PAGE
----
|Peter Boettke & Chris Coyne|
Bill Easterly has a lengthy review of Acemoglu and Robinson's Why Nations Fail in the WSJ. It is a very insightful review and for the careful reader it touches upon contemporary research in development economics at the analytical, empirical, and most importantly methodological level.
Throughout the book, Acemoglu and Robinson rely on comparative historical case studies to illustrate their main point about the need for the elites to bargain with the citizens and establish an inclusive state, as opposed to establishing a exclusive state.
Early in his review essay Easterly raises a challenge to the current methodological fad of randomized controlled experiments in development economics, but he also raises a methodological objection to the use of comparative historical case studies. He wonders about "cherry picking" on the one hand, and "ex post rationalization" on the other. His objections are not new, see Jon Elster's APSR essay, "Rational Choice History: A Case of Excessive Ambitions."
We attempt to address these methodological objections to comparative historical analysis in our paper, "Comparative Historical Political Economy" (with Pete Leeson). Our defense boils down to the selection of the cases --- pick those which are the least favorable to your hypothesis --- and to the detailed analysis of the institutions under question rather than merely retro-fitting history to a rational choice behavioral model.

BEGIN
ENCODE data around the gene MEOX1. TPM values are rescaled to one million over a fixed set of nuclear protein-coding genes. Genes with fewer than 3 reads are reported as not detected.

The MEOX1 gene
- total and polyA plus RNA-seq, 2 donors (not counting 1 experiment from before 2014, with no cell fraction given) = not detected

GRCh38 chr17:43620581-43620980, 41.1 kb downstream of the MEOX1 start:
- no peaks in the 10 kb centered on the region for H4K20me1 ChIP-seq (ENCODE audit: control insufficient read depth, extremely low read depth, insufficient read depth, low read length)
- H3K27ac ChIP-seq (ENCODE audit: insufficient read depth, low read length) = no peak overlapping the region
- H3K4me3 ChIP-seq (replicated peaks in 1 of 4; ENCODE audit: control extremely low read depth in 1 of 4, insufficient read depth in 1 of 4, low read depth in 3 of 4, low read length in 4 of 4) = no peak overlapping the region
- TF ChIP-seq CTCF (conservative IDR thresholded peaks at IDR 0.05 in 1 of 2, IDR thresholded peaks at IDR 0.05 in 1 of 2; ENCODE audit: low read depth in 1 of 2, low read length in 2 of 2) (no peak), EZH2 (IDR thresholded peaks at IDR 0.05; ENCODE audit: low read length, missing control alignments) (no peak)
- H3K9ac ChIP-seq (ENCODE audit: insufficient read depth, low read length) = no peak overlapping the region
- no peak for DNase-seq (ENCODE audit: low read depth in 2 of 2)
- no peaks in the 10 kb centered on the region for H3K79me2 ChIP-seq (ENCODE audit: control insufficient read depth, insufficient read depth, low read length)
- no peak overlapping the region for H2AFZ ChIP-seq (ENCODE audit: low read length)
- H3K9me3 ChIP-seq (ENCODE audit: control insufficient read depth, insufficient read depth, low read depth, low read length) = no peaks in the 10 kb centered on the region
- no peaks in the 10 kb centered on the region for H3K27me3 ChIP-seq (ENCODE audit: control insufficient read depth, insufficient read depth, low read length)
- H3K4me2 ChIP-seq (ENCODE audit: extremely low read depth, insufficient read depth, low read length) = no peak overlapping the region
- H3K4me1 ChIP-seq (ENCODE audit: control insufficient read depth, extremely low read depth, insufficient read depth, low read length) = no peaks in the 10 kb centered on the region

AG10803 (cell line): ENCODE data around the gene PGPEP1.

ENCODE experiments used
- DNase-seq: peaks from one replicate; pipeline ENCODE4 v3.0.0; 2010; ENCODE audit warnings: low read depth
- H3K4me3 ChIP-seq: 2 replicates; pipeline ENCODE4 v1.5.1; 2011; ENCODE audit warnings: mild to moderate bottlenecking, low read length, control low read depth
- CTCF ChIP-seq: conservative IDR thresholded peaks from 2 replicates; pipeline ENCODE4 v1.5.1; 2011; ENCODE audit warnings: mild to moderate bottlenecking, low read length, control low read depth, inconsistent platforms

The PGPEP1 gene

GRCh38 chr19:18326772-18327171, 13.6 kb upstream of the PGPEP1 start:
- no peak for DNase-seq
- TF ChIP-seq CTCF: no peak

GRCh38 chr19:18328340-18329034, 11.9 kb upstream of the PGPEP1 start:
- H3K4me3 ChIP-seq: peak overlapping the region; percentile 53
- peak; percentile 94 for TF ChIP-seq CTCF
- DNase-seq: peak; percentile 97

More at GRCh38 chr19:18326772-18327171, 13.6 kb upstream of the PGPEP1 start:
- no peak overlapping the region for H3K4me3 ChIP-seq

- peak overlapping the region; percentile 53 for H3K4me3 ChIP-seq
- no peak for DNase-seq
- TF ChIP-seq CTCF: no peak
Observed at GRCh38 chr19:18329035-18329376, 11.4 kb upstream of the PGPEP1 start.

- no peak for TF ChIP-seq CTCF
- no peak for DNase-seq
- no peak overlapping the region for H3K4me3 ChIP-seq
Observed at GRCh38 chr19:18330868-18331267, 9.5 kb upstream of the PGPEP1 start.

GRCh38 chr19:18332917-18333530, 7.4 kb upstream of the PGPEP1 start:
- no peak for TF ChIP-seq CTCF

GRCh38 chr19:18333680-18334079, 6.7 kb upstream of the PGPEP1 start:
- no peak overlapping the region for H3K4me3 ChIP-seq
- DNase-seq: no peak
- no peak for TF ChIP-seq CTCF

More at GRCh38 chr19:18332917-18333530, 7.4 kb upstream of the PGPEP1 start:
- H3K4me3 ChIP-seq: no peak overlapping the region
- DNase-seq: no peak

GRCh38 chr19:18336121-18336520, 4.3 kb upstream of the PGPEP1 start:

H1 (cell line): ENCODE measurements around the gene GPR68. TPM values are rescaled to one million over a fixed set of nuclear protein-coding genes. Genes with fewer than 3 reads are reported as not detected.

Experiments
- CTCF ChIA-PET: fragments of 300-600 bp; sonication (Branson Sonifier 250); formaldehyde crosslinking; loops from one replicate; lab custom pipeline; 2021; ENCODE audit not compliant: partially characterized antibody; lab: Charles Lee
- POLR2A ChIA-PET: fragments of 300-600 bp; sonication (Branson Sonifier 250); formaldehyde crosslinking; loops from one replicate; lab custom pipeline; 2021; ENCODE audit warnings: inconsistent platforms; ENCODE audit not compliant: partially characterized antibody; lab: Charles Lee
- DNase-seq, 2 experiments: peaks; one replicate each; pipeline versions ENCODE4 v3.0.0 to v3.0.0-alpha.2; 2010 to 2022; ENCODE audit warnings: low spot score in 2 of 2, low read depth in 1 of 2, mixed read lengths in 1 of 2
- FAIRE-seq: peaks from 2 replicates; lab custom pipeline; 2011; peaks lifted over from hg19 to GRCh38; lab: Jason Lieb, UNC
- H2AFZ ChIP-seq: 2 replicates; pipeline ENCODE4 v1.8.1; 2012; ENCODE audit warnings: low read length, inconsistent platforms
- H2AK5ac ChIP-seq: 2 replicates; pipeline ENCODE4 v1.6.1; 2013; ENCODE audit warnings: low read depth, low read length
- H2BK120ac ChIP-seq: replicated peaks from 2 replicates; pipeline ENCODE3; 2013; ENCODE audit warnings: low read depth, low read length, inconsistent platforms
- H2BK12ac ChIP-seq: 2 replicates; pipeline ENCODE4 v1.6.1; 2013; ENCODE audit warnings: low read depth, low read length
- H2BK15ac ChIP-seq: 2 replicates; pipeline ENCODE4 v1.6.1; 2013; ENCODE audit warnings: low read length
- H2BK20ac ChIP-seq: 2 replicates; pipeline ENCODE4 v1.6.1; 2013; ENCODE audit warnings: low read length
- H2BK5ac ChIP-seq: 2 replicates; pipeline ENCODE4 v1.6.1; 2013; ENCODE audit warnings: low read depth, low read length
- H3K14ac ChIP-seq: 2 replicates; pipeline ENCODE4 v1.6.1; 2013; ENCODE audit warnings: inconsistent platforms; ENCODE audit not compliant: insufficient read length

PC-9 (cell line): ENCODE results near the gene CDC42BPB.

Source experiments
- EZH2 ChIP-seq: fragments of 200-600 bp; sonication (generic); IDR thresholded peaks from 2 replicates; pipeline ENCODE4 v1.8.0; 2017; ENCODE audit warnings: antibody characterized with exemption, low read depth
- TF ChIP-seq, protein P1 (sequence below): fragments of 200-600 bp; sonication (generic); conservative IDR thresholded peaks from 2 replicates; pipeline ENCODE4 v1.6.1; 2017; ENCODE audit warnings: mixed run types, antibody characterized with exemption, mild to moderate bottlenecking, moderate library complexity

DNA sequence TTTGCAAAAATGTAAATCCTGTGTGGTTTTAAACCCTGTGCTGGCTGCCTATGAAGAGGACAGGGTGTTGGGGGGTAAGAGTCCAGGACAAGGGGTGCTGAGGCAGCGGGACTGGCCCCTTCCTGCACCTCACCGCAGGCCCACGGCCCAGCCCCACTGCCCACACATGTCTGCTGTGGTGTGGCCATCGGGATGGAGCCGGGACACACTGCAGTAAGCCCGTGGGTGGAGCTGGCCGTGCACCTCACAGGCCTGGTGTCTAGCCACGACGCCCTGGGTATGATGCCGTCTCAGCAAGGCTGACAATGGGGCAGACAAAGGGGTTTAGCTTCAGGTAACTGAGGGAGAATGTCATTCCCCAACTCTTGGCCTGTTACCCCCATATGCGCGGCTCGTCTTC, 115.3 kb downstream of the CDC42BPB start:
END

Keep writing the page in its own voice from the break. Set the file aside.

The great strength of the comparative historical case study approach to political economy is that done correctly it avoids the problems that large scale empirical testing confront when attempting to provide institutionally rich explanations. It permits a more detailed examination and unbundling of institutions --e.g., we cannot so neatly divide political institutions into inclusive or exclusive. What matters most for comparative analysis of the relationship between peace and prosperity is the predatory nature of private and public institutions. If the institutions established are able to curb predation, peace and prosperity follow; otherwise they do not. Within this context, Acemoglu and Robinson's contribution is an important one.